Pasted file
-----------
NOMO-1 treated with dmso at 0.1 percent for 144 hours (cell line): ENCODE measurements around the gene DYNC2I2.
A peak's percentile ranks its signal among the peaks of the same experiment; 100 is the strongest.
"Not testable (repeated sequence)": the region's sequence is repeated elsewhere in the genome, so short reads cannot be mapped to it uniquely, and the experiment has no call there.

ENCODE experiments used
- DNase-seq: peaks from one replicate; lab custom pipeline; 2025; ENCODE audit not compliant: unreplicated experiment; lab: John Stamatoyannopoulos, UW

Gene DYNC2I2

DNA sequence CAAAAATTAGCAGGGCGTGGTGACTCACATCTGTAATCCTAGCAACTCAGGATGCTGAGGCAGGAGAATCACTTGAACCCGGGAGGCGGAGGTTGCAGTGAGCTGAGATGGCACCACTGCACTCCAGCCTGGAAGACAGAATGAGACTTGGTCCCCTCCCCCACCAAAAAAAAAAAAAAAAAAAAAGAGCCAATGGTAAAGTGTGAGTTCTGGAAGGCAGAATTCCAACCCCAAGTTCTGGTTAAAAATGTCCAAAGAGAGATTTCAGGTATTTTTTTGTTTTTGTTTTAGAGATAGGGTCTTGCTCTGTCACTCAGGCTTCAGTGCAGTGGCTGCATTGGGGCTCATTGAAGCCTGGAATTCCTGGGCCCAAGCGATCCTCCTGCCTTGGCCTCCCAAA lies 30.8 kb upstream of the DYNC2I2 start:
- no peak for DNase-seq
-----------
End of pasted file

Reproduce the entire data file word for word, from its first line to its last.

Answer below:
NOMO-1 treated with dmso at 0.1 percent for 144 hours (cell line): ENCODE measurements around the gene DYNC2I2.
A peak's percentile ranks its signal among the peaks of the same experiment; 100 is the strongest.
"Not testable (repeated sequence)": the region's sequence is repeated elsewhere in the genome, so short reads cannot be mapped to it uniquely, and the experiment has no call there.

ENCODE experiments used
- DNase-seq: peaks from one replicate; lab custom pipeline; 2025; ENCODE audit not compliant: unreplicated experiment; lab: John Stamatoyannopoulos, UW

Gene DYNC2I2

DNA sequence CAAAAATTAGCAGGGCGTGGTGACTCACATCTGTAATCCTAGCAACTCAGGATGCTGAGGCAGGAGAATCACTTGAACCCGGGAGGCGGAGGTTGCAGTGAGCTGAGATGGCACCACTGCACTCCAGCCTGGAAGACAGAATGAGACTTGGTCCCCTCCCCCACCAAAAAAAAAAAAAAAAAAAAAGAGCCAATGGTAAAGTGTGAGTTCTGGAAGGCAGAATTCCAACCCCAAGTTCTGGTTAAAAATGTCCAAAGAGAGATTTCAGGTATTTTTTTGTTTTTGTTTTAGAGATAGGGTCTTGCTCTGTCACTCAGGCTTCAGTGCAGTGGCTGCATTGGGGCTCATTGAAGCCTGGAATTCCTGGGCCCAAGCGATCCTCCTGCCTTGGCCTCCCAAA lies 30.8 kb upstream of the DYNC2I2 start:
- no peak for DNase-seq